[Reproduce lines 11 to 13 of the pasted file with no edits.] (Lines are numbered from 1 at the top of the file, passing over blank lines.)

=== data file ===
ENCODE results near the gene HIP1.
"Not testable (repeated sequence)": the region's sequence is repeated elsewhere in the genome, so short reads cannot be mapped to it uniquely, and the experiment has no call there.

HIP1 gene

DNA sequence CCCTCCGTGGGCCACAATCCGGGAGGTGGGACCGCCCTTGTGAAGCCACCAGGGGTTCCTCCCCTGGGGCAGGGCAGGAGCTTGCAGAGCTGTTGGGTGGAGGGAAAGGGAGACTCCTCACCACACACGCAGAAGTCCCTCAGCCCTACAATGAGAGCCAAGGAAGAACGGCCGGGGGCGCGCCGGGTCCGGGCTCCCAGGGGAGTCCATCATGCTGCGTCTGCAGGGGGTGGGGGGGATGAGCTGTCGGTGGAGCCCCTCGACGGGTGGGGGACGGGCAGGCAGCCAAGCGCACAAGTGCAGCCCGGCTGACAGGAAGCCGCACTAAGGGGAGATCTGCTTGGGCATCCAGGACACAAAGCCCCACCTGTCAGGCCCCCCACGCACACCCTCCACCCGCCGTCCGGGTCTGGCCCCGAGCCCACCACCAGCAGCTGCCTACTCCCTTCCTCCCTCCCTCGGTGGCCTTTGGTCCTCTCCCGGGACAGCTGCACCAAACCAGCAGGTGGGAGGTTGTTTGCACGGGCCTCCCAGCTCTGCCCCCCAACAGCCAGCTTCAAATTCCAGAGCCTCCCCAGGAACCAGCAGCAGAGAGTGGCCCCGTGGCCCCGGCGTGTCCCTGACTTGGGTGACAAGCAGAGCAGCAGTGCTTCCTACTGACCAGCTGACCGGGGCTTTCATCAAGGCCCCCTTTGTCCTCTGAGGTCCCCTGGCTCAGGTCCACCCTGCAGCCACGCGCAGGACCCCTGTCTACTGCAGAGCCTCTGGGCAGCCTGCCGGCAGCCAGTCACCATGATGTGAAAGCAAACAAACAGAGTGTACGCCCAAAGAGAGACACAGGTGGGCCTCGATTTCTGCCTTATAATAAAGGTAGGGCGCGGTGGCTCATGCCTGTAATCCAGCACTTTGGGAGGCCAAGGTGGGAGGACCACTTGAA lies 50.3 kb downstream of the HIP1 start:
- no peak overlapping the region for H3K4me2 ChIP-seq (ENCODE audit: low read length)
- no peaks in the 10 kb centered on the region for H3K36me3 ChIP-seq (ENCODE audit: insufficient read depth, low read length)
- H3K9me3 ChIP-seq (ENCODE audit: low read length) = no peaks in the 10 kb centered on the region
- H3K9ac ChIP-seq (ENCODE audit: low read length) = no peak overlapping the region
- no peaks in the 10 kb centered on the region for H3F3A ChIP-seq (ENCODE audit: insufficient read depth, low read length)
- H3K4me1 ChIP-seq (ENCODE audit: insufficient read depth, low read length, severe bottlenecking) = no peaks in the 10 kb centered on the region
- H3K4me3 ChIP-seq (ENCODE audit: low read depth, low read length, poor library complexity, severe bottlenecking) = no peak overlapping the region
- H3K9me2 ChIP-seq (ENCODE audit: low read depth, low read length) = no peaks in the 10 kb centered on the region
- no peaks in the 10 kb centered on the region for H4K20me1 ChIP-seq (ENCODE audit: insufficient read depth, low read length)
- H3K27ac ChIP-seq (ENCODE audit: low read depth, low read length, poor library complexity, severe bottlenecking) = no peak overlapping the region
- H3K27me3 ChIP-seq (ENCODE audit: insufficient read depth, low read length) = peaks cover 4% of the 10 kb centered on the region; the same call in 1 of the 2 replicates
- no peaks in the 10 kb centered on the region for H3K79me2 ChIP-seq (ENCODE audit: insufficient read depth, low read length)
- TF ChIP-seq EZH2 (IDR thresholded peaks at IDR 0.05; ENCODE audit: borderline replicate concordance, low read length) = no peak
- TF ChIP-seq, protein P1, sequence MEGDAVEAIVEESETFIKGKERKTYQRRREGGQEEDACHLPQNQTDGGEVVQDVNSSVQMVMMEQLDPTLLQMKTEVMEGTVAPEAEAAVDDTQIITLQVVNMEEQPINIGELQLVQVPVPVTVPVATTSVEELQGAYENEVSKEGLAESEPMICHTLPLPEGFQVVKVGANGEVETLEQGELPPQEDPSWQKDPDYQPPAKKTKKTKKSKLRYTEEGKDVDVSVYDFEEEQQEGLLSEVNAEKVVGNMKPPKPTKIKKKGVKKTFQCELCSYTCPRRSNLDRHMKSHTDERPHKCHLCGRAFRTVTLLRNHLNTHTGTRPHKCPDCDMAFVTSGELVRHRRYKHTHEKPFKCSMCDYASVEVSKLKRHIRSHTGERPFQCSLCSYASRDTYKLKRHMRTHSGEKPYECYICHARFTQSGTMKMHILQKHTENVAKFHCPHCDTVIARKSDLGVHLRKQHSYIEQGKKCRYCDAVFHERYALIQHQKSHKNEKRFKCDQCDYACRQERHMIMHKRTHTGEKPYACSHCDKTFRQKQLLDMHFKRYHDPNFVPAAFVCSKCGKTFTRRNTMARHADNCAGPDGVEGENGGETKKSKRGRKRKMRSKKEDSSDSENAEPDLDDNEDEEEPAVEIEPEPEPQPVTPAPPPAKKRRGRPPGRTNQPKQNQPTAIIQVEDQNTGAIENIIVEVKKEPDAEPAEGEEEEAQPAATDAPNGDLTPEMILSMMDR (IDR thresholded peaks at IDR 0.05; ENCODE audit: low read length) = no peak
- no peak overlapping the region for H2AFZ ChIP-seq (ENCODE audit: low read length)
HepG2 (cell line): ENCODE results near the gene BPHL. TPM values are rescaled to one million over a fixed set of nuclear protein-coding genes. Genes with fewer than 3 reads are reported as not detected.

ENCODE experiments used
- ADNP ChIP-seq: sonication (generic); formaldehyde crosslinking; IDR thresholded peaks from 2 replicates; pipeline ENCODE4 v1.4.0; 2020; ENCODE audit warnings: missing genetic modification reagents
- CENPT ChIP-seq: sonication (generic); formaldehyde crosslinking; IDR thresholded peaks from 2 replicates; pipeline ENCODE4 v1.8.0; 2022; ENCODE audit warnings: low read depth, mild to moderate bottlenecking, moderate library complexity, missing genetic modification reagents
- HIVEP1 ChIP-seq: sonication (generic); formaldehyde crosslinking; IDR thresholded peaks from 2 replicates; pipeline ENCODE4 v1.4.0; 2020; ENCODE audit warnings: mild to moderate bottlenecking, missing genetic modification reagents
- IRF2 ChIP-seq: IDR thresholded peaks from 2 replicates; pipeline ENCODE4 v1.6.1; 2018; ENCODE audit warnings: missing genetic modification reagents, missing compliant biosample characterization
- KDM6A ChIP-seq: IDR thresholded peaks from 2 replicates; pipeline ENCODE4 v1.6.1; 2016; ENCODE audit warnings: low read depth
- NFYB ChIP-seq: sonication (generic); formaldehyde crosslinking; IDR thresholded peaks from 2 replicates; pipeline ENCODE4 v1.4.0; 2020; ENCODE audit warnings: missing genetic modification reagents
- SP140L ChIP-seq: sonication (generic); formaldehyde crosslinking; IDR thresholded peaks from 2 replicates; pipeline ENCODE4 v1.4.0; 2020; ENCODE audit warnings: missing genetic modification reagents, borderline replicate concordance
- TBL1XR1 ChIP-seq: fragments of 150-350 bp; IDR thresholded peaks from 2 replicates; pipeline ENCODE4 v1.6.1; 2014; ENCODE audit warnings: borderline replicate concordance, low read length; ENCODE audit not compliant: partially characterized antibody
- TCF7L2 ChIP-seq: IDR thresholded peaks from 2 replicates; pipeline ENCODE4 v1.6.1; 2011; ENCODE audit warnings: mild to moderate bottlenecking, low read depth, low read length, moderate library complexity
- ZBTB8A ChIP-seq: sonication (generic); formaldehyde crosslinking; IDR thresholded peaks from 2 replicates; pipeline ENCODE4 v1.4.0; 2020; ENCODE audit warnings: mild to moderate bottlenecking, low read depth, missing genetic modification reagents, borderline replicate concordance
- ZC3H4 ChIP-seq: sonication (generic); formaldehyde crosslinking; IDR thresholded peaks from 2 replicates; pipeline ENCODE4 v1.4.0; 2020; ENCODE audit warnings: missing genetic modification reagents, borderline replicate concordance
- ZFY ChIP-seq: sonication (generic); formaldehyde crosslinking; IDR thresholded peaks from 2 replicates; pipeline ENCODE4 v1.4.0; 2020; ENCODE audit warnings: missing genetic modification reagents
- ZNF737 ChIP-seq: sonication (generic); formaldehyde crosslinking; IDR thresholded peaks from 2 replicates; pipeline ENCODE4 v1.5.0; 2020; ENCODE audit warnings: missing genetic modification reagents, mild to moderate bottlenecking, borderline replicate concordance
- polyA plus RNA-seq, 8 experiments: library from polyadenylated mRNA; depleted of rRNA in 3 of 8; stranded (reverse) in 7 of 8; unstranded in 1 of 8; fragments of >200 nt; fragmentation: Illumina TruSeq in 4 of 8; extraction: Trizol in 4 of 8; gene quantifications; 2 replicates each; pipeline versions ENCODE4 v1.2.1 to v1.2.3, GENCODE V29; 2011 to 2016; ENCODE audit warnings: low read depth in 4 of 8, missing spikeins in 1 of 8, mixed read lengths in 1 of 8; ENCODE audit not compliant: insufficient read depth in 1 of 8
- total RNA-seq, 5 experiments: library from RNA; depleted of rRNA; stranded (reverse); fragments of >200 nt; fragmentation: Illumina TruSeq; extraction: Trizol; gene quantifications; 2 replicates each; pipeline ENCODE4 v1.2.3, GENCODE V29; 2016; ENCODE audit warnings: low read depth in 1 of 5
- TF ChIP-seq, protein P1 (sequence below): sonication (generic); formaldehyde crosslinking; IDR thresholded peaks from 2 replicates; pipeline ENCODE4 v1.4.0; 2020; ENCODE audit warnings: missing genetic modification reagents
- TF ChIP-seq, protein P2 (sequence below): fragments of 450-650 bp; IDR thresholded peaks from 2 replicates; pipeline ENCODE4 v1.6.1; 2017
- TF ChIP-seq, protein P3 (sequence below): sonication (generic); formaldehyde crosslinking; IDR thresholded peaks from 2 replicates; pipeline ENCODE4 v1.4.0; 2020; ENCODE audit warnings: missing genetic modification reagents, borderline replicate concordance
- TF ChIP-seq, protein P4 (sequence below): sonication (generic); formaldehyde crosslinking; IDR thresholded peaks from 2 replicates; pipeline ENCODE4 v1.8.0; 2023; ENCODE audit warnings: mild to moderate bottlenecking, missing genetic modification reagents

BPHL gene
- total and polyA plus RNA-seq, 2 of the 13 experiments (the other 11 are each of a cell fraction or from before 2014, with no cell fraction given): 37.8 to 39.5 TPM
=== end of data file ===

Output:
- H3K4me3 ChIP-seq (ENCODE audit: low read depth, low read length, poor library complexity, severe bottlenecking) = no peak overlapping the region
- H3K9me2 ChIP-seq (ENCODE audit: low read depth, low read length) = no peaks in the 10 kb centered on the region
- no peaks in the 10 kb centered on the region for H4K20me1 ChIP-seq (ENCODE audit: insufficient read depth, low read length)